With a name like Zimmermann, it is not surprising I grew up eating sour food–pickled herring, pickled onions, sauerbraten, and sauerkraut. I prepare German and Scandinavian meals regularly, too. While I make a sweet-tart red cabbage, and misshapen but tasty potato dumplings, somehow I had never made sauerkraut.
My grandmother made kraut. I recall the big crock that had a plate weighted down with a mellow golden, oval and smooth stone we all called “the cabbage stone.” The kraut crock stayed in the cool earthen-floored basement, and always seemed to be full. I have inherited her cabbage slicer, which I use for massive coleslaws at the Fourth of July picnic, but making kraut just had not occurred. Checking out the Bangor Daily News calendar I saw it: Sauerkraut workshop. It was offered by the Eastport Arts Center, over two and a half hours away. It was only a two-hour workshop. Drive close to six hours for a two-hour class? Without any hesitation I did, and it was worth every second.
After a seemingly endless drive up Route 1 I found the Center, hauled in my tote with the requested mixing bowl, cutting board, glass jars, and knife, and joined thirteen other hopeful krautmakers.
Within minutes our instructor, Anne S. Hopkins, had her knife flying, and a large green cabbage and overgrown carrot were soon a pile of small bite-sized veggies.
Not a moment of our short class was wasted. Anne’s shiny 12-inch chef knife was decimating vegetables in a blur, and at the same time she was explaining dry salt versus brining, never missing a chop.
Anne has a very comfortable teaching style. She pulled us in and around her workspace by holding out jars to sniff, and bits of mold to examine. Yes, mold. “Mold will happen,” Anne assures us, “Do not fear the mold.” She demonstrates mold removal and the importance of sterile utensils. Anne, who is the manager at the Eastport Eat Local Coop, has been fermenting for ten years. She unabashedly shared tales of failure as well as success. It put everyone ease. Batches will go wrong once in a while, and it is nothing to worry about. Scrap it and make another. This is one of the reasons she suggests jars instead of crocks–so a non-successful batch is only a small loss.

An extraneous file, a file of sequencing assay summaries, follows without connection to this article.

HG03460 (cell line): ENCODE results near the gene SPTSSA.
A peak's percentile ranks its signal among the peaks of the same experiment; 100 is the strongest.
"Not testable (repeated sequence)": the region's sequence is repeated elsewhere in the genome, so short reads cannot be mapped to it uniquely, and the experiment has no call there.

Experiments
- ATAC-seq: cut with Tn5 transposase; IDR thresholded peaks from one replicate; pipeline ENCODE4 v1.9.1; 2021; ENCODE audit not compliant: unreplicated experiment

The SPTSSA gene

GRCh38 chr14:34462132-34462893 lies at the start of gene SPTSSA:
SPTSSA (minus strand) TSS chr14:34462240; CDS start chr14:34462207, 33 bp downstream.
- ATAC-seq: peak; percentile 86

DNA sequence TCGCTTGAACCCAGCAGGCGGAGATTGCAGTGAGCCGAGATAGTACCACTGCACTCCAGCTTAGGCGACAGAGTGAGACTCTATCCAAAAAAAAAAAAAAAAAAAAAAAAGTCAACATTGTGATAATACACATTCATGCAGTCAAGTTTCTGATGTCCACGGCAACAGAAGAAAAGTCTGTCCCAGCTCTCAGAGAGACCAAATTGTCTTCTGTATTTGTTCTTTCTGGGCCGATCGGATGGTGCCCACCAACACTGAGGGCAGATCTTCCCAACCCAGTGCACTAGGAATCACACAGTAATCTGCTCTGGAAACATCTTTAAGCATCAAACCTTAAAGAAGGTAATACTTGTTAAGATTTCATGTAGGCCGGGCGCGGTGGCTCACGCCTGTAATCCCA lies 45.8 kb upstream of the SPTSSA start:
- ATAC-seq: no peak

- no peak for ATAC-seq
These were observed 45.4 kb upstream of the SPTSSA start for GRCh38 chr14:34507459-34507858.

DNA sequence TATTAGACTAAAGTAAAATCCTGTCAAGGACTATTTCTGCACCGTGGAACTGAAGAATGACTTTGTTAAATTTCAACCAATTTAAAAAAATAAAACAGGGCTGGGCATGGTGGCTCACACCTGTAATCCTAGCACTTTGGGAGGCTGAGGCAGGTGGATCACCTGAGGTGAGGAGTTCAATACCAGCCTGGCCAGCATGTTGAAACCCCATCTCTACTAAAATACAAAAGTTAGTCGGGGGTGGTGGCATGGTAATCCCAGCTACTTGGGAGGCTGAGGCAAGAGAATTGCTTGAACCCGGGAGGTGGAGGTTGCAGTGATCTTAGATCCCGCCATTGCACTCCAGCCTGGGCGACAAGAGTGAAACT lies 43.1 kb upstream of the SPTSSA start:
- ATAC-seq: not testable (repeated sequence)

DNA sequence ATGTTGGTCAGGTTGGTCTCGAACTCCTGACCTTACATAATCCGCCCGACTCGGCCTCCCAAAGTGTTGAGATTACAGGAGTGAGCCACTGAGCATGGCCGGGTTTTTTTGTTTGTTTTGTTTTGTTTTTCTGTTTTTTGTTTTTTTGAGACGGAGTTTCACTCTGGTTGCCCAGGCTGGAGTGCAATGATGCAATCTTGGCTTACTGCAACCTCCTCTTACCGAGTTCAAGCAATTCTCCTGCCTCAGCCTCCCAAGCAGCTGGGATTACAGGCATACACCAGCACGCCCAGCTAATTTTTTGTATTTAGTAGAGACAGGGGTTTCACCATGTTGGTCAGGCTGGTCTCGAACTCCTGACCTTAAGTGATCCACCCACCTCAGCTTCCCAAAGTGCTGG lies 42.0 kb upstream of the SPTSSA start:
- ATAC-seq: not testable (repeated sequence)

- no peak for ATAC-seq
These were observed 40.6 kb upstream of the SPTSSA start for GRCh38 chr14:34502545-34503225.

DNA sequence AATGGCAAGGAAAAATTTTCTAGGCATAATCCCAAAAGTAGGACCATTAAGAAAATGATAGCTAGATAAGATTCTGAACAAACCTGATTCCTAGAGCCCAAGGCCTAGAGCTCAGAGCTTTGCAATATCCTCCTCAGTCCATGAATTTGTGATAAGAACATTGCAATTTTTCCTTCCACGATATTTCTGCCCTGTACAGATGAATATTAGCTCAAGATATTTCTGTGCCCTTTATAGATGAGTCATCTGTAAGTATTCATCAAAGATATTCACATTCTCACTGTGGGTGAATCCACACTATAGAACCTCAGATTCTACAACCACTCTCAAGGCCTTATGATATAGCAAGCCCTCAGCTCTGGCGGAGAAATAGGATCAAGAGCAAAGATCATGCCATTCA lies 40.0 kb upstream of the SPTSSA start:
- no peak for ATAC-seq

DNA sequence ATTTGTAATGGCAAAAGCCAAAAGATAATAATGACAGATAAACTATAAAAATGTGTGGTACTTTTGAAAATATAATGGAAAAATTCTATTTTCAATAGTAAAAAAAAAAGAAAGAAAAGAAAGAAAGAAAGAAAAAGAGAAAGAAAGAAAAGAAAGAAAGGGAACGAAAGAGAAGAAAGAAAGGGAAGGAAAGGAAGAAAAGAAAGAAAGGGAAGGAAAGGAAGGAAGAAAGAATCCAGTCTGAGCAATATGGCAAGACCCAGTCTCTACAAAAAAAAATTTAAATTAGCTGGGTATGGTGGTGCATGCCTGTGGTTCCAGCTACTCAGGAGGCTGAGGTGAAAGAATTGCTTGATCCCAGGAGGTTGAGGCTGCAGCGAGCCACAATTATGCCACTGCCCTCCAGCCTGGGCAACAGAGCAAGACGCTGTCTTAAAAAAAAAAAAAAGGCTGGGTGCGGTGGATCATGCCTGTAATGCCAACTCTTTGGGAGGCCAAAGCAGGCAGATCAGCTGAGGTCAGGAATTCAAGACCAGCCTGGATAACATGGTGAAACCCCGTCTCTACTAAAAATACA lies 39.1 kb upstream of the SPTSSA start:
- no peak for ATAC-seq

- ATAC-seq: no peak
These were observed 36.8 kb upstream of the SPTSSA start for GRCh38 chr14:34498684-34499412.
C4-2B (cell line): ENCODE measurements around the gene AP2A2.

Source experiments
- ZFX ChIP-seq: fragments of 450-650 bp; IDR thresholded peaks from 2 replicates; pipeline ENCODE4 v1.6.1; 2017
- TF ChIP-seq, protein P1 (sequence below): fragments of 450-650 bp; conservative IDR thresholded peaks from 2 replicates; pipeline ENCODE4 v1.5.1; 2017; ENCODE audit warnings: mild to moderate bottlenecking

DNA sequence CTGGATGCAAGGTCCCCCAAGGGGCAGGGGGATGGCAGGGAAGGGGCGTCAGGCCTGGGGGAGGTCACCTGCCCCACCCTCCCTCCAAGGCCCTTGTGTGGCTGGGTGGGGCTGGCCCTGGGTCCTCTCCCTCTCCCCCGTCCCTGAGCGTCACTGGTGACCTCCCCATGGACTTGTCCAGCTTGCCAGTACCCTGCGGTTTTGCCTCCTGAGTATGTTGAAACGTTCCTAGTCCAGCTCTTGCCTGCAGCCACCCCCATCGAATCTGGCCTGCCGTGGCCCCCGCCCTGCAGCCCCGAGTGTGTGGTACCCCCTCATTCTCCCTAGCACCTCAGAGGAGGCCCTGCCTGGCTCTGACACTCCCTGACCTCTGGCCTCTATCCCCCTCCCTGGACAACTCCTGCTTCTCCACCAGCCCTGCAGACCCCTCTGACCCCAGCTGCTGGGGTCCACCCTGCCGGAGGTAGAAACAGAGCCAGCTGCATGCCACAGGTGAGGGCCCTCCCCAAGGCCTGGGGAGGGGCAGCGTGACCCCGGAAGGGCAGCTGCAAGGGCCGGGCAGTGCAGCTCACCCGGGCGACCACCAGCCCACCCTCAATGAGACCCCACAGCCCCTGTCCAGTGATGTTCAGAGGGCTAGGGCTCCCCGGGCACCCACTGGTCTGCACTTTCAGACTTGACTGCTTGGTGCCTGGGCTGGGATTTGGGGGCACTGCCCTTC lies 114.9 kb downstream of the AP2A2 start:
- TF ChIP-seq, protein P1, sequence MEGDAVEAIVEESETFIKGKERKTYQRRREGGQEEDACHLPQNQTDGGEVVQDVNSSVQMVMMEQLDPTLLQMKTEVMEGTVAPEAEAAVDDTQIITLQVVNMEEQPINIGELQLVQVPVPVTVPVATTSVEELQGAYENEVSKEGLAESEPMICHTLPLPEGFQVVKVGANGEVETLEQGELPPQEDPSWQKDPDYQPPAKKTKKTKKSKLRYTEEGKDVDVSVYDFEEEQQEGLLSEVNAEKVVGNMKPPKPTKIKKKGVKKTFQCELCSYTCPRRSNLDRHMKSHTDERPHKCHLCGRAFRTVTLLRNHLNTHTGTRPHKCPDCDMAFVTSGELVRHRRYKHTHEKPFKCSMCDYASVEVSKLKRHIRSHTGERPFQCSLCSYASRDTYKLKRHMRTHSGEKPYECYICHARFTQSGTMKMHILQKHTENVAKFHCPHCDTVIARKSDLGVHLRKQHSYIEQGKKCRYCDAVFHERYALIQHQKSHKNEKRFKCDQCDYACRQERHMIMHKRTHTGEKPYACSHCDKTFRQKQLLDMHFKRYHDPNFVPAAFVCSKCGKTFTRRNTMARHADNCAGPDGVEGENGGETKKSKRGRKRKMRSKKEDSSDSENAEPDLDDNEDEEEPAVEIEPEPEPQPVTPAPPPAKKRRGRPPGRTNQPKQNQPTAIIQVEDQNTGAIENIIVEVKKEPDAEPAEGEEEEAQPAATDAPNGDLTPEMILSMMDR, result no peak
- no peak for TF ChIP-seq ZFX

The workshop was extremely well-organized. We absorbed our lessons and tasted different vegetable and herb combinations. Sampling krauts that had been fermenting for different amounts of time revealed a big difference in taste and texture. Like knowledgeable sommeliers we stood about comparing flavors and sharing comments. Anne paused, watching us, and a beatific smile filled her face. “I love hearing the sound of a room full of people crunching sauerkraut.”
But it was quickly back to business, and with intense concentration we went to our stations and made our own batch or two of kraut to take home and tend. It isn’t over when we walk out the door. “You will have a living creature in your home. You need to care for it,” Anne reminds us.
I have been diligent, pounding my kraut down into its liquid so it does not dry out, and draining the brine from my brined version. I have tasted both, and they are already delicious, but I want to see how they develop over the next few weeks. Having these jars full of living creatures on my counter is comforting, they are beginning to feel like old friends. Soon I will be talking to them.
As I peek under the towels protecting my krauts from light, an old ditty comes to mind,
“I made you look, you dirty crook
You stole your mama’s pocketbook
You turned it in, you turned it out
You turned it into sauerkraut.”
My mother used to say it, and I never really understood it. I still don’t, but it is perfect to sing as I pound my kraut, and make a note to plant more cabbage in the garden this year.
If Anne offers another class, take it. Otherwise, there are plenty of easy recipes online for making your own kraut. Here is one: Simple Sauerkraut.